Sequels & Things

Cover and title banner for Courting the Dragon book.

Today UPS dropped two boxes of books on my front porch. I placed the order with Nook Press a week ago and their communication about it was copious, so the delivery wasn’t a surprise; my feelings as I unpacked the box were.

Opening a box of your own books never gets old, even when they’re just a restock of existing works. At least, I really hope it doesn’t. I never want to be immune to the pure rush of joy that opening that box can bring.

Except for Courting the Dragon.

Over a third of the order was paperback copies of my second book, Courting the Dragon. I ordered more of it than the others because, well, I didn’t have any. As soon as I took one of them out of the box, anxiety gripped me in a chokehold until I confirmed that yes, I really did update the Nook Press version of the book the same as KDP. And yes, chapter five contains the correct text. It wasn’t until then that I could breathe again and enjoy the rest of the unboxing and shelving.

I’ve been thinking about that book a lot lately. Partly because I needed to order additional copies, and partly because I’ve made sales of it recently. And also, I think, because getting through writing Finding the Dragon and Cursed Magic has been harder than I expected. I’ll let you in on a not-so-secret secret — I kind of dislike Courting the Dragon.

It’s really not the book’s fault. And it’s slow, but I’m finally coming to understand that the book itself isn’t a bad book, I just have bad feelings about it that have nothing to do with its quality. While the reviews on it remain few, the purchase to review ratio for it is actually much higher than either of my other books and the opinions are generally positive. In fact, I think it might even have the best average of the three on Goodreads at the moment.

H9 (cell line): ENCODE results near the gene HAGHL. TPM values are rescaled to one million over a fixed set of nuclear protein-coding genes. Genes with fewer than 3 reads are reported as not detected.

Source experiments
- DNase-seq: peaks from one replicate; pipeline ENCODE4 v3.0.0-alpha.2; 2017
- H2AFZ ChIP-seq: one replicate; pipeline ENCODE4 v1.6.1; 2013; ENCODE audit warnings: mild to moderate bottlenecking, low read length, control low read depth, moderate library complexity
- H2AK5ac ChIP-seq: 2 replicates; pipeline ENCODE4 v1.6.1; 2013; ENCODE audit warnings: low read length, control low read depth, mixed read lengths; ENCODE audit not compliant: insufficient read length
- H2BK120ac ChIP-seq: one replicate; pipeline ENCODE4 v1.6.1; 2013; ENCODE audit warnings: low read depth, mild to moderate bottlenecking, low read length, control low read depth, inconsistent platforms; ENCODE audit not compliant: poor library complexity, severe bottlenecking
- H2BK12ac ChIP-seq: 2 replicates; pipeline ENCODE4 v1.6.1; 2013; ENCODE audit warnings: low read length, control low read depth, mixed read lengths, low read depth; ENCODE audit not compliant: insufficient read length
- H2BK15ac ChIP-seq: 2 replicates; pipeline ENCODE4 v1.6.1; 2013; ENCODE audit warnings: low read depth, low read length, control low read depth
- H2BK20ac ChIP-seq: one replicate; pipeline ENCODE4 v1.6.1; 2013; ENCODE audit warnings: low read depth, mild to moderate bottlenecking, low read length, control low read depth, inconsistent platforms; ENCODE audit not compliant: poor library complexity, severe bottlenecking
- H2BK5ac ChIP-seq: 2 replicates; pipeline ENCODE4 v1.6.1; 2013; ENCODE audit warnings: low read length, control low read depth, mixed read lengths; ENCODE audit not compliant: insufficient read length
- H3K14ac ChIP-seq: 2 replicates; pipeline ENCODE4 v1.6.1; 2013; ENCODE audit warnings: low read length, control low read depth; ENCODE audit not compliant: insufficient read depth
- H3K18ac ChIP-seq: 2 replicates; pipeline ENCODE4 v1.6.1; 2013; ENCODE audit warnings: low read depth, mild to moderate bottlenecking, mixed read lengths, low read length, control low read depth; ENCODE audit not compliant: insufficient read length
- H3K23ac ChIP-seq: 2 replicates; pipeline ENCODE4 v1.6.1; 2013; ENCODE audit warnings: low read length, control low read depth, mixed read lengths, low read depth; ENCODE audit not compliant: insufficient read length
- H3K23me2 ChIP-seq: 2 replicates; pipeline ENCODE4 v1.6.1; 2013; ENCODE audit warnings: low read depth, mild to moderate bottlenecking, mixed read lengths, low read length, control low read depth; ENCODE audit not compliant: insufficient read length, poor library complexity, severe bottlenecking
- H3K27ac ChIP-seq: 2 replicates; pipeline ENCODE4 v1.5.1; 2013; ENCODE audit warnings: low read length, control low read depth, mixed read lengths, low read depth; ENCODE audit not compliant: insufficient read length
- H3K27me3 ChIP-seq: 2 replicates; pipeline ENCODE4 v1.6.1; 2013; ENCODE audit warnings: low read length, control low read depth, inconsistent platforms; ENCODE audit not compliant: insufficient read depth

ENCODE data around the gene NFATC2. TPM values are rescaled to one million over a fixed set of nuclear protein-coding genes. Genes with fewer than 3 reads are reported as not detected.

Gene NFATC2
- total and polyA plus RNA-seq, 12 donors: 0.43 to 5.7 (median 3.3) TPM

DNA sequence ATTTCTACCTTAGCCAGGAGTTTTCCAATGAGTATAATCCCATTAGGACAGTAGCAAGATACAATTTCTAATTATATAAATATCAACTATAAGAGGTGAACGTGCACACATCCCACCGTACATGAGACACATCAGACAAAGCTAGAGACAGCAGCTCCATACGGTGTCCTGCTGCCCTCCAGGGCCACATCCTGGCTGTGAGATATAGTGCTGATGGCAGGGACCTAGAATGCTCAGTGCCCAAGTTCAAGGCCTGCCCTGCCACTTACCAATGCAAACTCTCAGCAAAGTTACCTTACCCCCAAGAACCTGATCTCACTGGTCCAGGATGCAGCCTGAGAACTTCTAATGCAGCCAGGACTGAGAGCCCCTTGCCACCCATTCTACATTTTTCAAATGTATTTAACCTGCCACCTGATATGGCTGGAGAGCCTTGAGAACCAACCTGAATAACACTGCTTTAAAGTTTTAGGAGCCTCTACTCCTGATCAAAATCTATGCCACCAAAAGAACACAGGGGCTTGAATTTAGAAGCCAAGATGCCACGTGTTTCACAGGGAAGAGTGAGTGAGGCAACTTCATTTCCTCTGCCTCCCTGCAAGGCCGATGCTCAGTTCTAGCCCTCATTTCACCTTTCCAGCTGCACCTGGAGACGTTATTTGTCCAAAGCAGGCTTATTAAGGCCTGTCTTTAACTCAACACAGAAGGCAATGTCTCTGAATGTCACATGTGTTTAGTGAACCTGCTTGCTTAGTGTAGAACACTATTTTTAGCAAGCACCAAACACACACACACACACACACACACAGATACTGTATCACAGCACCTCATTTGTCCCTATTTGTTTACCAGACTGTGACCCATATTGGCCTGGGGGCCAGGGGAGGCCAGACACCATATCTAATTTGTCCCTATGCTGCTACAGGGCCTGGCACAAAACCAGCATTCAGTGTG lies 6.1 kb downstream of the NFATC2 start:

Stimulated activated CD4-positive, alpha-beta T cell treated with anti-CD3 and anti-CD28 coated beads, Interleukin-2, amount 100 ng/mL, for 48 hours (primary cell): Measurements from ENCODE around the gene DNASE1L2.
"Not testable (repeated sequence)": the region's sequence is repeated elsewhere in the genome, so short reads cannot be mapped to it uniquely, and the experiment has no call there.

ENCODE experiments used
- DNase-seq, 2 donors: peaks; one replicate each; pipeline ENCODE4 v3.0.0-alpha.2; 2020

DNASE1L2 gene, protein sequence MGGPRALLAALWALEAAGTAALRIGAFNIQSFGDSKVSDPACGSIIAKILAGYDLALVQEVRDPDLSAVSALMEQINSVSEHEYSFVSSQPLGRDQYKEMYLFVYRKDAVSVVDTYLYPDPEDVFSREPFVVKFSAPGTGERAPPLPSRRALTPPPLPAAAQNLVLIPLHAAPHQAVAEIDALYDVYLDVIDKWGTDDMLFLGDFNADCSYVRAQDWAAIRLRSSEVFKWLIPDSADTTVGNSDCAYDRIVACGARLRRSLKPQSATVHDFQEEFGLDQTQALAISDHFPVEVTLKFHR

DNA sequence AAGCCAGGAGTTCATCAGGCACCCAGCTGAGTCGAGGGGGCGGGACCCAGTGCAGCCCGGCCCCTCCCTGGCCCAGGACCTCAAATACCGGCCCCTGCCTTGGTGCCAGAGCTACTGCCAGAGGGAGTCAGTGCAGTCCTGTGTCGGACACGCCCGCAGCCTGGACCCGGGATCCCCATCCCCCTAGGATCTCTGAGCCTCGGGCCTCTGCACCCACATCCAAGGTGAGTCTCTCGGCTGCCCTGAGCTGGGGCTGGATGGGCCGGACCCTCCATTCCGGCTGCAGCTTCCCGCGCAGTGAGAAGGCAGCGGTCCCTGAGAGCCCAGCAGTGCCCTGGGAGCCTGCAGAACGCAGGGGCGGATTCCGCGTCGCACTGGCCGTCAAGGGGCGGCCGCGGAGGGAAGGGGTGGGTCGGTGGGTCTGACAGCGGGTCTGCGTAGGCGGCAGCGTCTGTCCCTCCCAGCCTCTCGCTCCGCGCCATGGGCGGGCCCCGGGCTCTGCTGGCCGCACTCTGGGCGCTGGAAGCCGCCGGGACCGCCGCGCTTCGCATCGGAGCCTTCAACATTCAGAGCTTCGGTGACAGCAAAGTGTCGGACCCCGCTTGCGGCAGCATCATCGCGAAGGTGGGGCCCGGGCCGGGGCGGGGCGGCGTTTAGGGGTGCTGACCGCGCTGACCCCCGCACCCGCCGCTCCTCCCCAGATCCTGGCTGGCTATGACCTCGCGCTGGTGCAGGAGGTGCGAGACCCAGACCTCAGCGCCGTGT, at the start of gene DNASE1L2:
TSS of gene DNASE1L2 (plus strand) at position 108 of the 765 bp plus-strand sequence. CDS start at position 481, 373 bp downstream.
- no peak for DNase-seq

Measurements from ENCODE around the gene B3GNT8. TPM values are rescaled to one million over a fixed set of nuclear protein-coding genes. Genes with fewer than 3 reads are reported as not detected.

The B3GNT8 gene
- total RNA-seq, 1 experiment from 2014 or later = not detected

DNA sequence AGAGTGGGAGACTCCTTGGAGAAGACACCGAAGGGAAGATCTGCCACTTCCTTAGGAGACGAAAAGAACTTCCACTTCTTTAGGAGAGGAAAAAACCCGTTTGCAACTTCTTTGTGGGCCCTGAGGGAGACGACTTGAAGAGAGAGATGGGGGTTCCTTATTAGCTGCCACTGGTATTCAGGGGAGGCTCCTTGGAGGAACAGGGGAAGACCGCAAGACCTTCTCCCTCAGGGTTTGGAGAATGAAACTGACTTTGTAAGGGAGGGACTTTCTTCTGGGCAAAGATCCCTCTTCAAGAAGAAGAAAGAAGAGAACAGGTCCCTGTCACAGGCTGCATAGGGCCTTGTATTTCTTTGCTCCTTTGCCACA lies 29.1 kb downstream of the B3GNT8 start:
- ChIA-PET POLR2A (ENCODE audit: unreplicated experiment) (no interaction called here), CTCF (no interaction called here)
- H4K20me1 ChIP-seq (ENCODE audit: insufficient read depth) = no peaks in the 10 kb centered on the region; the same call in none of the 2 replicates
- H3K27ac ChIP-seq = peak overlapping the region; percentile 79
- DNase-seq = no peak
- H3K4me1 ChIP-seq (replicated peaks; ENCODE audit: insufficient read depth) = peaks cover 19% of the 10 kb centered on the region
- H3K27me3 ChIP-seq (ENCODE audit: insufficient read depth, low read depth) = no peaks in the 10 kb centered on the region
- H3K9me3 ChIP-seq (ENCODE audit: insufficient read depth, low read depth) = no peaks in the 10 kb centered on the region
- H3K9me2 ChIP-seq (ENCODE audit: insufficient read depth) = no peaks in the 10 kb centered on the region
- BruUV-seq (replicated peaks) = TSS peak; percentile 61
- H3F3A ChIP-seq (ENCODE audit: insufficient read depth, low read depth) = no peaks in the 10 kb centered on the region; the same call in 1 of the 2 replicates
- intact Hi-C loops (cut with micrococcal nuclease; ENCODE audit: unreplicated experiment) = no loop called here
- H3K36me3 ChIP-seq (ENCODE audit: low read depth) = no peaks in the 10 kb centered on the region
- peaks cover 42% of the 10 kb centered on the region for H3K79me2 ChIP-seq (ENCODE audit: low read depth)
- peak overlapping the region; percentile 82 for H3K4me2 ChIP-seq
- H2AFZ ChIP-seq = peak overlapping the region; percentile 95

So why are my feelings about this book so complicated?

I’ve spoken about this before, but Courting the Dragon took me approximately six years to write. By the time it was finished, I was sick of the book. My life had also undergone quite a lot of upheval. I’d gotten divorced, had a couple questionable relationships following that, and met the man who is now my husband all in the time it took me to write that book. Several of the arguably worst years of my life went into the creation of that book and in some ways it’s a reminder of ugly things.

And yet, whenever I see a sale of this book by itself, it always makes me grin despite it being a single-sale day, because I know—okay, assume—someone enjoyed the first one enough to come back for seconds. Selling the book I hate gives me the most warm fuzzies. Funny how that works, huh?

My fear now is that some of my feelings around Courting the Dragon are starting to creep into Finding the Dragon and even Cursed Magic. There’s a knot in my stomach that says if a book doesn’t coming as easy as Saving or Bared Magic, then it’s just going to be the awful process that was CtD all over again. There are several blog posts on here detailing the… adventure… of writing CtD, but I think you can get all the salient points and the best sass by reading this one.

It’s funny, but re-reading my old blogs about the making of CtD has me realizing I haven’t been taking my own advice about a few things. Huh.

Someday I want to get to where I can love Courting the Dragon for the piece of me that it is. (Not having a panic attack that the interior file is wrong would also be cool, but I’m pretty sure that’ll never happen so long as I’m self-publishing, haha). In the meantime, I think it’s okay that it’s not my favorite book. I love the characters and the world, and that’s what I need to take into writing the final book rather than the worries and doubt. Along with some gratitude for the lessons book 2 taught me.

Please share any thoughts you have in the comments. I’d love to hear others stories about their sequel writing days. Have you ever had complicated feelings about something you wrote?

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